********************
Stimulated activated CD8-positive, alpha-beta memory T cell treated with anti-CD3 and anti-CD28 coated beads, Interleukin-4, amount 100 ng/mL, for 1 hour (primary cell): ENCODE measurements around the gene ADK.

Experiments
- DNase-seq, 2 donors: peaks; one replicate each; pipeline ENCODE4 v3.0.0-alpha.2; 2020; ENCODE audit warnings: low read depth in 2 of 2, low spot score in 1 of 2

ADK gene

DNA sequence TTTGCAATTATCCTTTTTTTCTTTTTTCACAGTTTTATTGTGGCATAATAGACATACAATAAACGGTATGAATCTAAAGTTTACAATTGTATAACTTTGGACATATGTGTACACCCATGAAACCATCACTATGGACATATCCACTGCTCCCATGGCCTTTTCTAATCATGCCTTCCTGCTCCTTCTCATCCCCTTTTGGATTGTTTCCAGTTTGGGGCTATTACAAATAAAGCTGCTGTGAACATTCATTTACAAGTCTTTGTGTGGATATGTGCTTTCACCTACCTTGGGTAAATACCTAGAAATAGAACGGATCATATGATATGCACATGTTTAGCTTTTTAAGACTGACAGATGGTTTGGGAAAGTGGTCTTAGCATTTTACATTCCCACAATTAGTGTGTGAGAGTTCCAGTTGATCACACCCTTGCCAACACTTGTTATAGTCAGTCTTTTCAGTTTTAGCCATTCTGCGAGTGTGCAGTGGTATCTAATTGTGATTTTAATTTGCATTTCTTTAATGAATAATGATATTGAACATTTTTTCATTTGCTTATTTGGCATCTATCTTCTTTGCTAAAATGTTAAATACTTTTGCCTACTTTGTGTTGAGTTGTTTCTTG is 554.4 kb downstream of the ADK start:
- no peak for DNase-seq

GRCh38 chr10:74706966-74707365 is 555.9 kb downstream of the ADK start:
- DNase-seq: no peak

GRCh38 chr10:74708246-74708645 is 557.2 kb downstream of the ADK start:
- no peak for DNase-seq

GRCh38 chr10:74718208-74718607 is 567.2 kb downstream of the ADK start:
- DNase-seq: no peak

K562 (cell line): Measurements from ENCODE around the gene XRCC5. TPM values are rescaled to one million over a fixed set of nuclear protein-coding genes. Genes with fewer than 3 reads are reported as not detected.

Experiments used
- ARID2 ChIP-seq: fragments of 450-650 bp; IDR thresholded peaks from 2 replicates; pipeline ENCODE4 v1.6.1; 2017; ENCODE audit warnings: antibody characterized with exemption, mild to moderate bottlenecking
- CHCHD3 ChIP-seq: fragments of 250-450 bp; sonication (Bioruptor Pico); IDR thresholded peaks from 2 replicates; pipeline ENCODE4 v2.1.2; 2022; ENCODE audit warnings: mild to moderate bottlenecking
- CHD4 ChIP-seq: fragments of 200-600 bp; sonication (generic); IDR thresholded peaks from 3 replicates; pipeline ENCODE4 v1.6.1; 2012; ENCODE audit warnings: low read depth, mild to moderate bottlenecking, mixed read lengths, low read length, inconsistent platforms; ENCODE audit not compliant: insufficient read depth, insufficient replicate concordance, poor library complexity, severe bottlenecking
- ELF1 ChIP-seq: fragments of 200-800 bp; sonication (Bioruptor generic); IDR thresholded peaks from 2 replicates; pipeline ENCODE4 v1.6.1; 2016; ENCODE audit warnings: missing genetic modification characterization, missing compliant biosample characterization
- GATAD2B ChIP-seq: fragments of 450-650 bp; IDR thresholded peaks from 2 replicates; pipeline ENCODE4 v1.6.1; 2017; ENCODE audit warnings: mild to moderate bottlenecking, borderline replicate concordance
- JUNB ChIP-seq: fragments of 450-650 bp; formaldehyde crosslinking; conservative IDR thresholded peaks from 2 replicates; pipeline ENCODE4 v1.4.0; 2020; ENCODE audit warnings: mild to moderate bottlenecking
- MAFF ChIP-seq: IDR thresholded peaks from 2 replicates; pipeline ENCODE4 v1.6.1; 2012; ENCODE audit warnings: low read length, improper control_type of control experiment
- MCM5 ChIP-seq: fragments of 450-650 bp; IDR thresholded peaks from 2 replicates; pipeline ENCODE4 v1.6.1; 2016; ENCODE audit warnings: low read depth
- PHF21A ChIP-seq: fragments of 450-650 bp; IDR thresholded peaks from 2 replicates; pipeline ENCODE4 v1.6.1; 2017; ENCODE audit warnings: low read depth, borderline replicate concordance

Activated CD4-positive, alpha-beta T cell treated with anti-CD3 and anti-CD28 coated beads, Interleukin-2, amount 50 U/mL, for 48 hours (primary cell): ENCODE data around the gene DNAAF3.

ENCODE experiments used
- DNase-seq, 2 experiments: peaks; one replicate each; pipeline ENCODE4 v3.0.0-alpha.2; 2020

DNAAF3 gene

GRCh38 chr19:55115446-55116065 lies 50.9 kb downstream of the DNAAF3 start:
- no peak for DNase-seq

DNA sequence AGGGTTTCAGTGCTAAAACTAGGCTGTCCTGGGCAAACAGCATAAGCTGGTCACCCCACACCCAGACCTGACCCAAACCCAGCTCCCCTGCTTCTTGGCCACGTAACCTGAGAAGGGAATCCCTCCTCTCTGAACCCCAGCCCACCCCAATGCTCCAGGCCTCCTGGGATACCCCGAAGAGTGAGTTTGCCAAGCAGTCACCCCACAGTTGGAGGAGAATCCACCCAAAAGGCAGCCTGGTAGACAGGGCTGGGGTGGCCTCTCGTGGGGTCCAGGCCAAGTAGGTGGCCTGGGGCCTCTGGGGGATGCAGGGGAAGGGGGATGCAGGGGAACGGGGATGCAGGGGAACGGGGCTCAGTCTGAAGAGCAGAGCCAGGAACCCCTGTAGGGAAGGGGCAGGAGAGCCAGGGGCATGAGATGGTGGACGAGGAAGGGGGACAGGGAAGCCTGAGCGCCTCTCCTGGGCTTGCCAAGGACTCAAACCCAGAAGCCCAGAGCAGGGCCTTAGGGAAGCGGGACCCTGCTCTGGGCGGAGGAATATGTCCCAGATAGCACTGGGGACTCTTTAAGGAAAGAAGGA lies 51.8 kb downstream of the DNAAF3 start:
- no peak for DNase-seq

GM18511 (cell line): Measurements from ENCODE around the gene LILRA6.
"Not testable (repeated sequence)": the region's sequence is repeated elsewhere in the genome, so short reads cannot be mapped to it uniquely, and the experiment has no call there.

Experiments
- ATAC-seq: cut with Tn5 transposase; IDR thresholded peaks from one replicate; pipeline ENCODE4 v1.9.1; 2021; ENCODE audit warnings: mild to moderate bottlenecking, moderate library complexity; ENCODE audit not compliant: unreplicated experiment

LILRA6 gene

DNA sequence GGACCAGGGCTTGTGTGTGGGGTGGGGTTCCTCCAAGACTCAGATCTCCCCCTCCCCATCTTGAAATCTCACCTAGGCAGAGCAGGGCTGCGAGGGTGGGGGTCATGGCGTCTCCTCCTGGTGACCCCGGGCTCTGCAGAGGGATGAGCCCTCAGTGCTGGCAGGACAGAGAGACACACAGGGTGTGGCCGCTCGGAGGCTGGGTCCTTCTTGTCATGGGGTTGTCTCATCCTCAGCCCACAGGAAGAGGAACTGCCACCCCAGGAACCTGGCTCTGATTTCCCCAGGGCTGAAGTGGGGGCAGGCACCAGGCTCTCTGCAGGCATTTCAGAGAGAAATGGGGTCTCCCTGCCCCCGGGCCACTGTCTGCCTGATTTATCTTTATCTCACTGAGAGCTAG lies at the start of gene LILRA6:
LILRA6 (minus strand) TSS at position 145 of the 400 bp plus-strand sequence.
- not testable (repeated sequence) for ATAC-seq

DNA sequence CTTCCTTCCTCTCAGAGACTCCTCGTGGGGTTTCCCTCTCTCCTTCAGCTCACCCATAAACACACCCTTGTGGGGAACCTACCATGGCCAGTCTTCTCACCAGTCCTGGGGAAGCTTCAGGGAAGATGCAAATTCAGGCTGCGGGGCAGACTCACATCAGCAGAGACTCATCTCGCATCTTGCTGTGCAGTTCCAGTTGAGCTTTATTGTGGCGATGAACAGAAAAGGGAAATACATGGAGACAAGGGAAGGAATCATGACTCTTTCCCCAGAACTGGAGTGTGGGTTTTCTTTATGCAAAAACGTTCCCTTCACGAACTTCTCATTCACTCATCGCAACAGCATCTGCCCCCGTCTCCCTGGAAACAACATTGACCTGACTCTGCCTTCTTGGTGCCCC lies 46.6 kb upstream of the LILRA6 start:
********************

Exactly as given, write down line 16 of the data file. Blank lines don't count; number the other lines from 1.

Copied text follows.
- CHCHD3 ChIP-seq: fragments of 250-450 bp; sonication (Bioruptor Pico); IDR thresholded peaks from 2 replicates; pipeline ENCODE4 v2.1.2; 2022; ENCODE audit warnings: mild to moderate bottlenecking